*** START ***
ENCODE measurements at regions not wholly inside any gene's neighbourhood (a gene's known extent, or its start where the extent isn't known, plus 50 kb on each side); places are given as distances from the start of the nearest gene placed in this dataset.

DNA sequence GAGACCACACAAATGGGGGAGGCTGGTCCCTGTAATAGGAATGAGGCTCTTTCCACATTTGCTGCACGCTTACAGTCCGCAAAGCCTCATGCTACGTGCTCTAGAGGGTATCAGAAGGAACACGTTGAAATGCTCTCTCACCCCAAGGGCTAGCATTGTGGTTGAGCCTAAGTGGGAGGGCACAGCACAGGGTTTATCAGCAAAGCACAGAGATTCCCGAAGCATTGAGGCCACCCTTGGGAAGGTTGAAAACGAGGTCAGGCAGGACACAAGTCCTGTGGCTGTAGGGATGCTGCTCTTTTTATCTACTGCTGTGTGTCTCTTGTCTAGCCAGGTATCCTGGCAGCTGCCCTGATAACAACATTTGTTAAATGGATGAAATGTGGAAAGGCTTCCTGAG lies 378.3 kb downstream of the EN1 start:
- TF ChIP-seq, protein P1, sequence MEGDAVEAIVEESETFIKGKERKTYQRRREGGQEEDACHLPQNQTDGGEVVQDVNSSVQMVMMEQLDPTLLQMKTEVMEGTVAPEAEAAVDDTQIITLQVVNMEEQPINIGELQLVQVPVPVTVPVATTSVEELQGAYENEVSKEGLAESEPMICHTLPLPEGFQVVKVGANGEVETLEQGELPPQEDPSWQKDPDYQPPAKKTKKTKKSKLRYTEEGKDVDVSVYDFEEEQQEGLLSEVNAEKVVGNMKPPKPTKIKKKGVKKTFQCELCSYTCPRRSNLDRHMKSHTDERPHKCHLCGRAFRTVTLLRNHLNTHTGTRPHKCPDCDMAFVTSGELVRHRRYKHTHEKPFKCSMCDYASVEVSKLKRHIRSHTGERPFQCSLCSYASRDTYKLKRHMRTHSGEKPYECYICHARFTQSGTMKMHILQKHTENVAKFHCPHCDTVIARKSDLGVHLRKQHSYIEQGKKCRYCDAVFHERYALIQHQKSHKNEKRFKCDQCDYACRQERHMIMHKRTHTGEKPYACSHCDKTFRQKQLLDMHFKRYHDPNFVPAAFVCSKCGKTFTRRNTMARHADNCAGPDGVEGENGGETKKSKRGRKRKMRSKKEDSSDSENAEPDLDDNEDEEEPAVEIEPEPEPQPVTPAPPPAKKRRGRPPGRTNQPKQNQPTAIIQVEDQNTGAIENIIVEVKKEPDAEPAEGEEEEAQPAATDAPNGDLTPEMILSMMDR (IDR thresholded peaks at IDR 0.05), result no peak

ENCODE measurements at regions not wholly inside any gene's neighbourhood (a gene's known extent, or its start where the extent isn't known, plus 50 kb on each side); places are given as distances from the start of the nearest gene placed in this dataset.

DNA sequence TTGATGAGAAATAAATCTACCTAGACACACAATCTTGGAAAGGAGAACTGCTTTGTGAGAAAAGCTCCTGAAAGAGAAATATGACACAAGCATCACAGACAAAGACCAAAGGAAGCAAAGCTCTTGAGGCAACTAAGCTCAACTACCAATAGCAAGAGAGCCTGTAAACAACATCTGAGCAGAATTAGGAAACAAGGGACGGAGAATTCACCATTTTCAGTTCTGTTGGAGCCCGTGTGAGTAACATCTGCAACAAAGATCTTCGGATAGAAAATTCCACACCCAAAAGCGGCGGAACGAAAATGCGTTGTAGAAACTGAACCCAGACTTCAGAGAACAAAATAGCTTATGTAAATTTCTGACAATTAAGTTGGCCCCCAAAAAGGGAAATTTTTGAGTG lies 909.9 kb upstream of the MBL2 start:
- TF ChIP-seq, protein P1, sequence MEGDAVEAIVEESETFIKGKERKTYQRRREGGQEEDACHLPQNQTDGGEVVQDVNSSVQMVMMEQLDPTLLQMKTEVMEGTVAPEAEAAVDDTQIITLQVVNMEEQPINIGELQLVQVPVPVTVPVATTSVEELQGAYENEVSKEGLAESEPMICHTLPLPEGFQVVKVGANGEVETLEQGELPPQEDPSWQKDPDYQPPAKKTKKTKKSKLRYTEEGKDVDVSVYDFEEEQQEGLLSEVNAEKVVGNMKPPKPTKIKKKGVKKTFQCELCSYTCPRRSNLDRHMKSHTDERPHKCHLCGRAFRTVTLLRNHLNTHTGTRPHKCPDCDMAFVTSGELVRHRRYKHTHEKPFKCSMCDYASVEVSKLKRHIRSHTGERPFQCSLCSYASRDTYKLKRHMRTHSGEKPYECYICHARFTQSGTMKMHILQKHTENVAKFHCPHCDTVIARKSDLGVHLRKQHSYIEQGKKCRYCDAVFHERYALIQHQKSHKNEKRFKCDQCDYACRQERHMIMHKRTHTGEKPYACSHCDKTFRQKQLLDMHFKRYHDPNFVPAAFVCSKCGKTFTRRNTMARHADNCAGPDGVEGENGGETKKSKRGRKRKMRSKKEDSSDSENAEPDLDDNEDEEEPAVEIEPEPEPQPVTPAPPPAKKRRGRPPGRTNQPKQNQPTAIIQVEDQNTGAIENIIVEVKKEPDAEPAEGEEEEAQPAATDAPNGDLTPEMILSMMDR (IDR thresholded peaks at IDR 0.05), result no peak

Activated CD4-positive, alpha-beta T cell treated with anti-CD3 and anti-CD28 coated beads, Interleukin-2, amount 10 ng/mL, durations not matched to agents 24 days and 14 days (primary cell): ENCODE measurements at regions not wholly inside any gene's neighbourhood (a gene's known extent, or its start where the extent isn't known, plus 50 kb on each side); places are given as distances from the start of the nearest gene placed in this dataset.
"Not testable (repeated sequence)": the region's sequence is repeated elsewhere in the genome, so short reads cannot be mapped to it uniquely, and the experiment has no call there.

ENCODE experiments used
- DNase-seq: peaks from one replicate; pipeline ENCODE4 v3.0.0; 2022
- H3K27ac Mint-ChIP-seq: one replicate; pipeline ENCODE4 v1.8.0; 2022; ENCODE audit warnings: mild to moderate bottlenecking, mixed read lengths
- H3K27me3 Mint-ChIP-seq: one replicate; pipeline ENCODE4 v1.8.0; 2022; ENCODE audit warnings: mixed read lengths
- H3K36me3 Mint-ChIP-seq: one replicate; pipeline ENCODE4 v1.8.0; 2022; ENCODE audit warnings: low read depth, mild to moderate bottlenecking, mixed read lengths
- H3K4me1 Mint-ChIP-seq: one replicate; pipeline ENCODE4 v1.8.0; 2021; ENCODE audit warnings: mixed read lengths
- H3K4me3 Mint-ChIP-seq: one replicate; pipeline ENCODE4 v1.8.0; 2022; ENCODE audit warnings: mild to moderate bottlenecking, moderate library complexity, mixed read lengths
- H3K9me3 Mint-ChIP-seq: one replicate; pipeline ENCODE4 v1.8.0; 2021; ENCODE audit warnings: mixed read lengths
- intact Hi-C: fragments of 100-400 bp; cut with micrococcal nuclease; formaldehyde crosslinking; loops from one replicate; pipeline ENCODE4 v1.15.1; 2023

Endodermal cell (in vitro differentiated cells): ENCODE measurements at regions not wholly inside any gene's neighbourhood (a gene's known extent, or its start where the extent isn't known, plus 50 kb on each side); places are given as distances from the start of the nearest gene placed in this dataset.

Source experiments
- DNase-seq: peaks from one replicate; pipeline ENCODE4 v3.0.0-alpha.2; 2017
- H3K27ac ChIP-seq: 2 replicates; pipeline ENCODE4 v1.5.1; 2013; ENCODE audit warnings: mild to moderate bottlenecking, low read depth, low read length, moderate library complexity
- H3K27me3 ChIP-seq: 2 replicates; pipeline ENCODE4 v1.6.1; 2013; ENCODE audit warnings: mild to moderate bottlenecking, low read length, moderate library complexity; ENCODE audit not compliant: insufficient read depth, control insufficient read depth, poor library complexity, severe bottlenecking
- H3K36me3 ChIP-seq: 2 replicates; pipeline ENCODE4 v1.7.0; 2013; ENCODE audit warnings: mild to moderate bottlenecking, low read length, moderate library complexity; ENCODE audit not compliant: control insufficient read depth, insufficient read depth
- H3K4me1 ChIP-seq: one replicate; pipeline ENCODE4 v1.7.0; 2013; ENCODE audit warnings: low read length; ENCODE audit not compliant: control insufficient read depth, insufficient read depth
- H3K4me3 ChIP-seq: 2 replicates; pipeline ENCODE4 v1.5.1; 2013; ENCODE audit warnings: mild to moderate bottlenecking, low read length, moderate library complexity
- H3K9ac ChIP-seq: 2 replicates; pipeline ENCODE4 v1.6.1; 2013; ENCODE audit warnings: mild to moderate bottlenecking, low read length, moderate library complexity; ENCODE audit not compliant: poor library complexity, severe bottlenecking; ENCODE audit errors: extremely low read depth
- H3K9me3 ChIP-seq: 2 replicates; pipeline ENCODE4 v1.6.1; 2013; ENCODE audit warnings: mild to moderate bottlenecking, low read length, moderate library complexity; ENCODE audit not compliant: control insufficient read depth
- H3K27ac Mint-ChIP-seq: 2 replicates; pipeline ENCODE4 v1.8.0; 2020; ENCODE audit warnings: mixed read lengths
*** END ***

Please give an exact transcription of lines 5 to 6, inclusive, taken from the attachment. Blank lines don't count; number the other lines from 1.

DNA sequence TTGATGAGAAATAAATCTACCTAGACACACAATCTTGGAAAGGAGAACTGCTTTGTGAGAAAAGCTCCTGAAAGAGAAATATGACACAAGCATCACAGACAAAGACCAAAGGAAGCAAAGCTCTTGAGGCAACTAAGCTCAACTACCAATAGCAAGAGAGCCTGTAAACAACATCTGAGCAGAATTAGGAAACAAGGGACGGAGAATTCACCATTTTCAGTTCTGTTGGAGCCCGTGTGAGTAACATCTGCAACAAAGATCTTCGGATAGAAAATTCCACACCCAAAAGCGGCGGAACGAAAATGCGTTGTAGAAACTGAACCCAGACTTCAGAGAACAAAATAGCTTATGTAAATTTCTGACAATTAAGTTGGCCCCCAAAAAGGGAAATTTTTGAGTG lies 909.9 kb upstream of the MBL2 start:
- TF ChIP-seq, protein P1, sequence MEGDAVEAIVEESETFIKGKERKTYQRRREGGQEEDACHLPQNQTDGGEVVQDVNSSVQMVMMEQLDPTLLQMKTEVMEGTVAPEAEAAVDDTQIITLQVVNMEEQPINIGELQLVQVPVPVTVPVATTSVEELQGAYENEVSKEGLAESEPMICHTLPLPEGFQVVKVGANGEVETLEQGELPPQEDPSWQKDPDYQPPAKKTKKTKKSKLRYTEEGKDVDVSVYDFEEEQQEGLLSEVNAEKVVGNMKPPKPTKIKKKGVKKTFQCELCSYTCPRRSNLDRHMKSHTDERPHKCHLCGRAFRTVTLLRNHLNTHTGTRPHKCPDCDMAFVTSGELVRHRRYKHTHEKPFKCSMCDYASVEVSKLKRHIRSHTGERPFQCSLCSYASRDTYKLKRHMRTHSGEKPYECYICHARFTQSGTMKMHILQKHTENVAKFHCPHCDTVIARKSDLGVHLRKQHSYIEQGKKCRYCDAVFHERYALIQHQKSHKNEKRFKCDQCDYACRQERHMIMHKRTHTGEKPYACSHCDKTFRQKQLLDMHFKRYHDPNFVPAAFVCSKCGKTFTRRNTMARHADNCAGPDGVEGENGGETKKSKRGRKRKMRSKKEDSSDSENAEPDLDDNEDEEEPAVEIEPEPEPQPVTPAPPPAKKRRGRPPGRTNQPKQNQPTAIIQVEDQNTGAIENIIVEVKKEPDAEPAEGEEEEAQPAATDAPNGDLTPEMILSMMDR (IDR thresholded peaks at IDR 0.05), result no peak